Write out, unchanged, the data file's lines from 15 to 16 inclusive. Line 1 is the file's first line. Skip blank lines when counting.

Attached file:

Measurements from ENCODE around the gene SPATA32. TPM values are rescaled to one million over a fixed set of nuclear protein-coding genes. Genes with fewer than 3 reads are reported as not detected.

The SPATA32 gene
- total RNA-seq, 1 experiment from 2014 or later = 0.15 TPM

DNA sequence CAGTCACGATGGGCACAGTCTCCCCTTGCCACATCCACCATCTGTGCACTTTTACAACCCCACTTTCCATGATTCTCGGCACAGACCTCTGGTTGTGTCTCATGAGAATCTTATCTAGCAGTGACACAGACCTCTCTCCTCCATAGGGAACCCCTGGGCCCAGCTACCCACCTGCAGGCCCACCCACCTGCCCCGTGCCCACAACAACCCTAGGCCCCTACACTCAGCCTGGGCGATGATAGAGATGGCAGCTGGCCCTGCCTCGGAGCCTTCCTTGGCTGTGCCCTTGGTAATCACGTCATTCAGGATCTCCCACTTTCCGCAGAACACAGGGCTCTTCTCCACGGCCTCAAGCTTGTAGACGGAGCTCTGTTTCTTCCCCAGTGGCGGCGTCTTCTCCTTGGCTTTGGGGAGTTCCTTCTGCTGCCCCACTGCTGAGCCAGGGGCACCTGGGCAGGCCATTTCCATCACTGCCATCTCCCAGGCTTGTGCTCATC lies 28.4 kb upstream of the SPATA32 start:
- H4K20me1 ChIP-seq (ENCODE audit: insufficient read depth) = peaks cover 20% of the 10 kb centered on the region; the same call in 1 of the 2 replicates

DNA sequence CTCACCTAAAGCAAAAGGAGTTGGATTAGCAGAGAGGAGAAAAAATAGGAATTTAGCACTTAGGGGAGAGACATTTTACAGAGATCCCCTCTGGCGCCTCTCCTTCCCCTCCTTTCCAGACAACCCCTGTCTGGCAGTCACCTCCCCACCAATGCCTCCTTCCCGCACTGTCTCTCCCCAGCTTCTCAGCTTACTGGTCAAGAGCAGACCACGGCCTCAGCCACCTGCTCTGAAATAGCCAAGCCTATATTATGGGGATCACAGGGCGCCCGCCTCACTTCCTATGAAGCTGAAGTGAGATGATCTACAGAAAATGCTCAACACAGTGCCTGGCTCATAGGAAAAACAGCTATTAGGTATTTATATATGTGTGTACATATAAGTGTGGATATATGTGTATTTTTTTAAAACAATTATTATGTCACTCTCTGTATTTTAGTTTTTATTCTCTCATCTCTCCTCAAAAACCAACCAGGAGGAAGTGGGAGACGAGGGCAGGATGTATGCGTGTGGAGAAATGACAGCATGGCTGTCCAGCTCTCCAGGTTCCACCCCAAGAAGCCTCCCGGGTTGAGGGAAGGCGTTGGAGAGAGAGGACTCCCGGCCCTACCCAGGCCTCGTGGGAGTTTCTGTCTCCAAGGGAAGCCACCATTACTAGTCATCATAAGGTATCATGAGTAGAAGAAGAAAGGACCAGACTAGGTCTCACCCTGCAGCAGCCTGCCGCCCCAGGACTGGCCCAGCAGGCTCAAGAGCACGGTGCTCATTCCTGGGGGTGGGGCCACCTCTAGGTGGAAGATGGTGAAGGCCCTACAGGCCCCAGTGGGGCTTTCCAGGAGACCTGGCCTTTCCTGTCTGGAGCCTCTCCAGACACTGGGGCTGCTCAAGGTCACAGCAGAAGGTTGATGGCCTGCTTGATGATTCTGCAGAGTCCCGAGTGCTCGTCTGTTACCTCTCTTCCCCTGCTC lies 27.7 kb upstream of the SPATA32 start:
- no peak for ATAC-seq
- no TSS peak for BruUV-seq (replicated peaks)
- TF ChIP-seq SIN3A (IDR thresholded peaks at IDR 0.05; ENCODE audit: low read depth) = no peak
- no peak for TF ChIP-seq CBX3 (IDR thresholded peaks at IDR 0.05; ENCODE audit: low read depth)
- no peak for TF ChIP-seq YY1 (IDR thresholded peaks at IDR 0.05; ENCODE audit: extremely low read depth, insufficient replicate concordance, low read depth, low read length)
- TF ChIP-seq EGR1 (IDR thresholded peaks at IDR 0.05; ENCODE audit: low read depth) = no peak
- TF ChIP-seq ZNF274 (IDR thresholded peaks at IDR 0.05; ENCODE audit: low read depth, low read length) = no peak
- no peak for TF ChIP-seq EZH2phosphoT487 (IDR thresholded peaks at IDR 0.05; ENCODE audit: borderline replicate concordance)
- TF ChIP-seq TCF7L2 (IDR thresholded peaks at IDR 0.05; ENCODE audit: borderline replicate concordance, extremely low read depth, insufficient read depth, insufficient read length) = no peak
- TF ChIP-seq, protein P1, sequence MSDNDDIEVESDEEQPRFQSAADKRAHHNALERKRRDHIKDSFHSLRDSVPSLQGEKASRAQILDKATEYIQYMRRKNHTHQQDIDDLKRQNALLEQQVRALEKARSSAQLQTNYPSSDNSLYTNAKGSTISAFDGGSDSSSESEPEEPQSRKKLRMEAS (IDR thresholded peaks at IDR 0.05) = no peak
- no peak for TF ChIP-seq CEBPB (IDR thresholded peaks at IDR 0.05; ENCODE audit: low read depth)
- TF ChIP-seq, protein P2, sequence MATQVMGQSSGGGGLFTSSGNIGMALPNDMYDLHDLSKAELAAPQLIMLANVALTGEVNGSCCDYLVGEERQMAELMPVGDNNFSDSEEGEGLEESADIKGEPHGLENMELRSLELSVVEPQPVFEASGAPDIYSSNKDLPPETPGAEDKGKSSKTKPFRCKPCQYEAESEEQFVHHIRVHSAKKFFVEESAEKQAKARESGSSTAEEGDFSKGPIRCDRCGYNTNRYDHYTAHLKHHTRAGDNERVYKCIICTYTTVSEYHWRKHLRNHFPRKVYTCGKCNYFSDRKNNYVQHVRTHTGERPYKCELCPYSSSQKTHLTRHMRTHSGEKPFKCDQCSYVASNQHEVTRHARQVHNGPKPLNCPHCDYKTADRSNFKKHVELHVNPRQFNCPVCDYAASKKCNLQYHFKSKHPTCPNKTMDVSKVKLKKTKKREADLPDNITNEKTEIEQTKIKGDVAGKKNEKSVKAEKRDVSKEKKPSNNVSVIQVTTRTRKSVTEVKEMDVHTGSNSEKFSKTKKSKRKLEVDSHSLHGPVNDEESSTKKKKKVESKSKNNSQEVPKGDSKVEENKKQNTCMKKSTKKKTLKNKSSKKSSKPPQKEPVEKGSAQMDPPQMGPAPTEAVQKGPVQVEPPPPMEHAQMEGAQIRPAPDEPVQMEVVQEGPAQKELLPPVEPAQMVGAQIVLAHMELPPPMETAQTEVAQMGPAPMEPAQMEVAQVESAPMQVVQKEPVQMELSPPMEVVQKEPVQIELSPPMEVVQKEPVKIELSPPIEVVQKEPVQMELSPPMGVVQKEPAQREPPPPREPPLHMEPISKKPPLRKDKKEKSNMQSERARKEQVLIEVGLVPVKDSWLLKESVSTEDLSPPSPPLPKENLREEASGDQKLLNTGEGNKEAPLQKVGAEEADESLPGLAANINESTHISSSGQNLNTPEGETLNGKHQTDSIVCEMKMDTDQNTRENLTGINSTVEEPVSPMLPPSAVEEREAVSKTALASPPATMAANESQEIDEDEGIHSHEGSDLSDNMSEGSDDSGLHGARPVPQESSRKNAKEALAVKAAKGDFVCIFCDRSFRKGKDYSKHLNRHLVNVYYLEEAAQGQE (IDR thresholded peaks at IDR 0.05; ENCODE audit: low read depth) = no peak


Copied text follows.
- TF ChIP-seq TCF7L2 (IDR thresholded peaks at IDR 0.05; ENCODE audit: borderline replicate concordance, extremely low read depth, insufficient read depth, insufficient read length) = no peak
- TF ChIP-seq, protein P1, sequence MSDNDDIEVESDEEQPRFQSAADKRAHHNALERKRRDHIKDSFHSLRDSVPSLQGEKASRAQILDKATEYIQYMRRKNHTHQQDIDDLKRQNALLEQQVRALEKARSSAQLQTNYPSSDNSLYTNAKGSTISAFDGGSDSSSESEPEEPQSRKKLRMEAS (IDR thresholded peaks at IDR 0.05) = no peak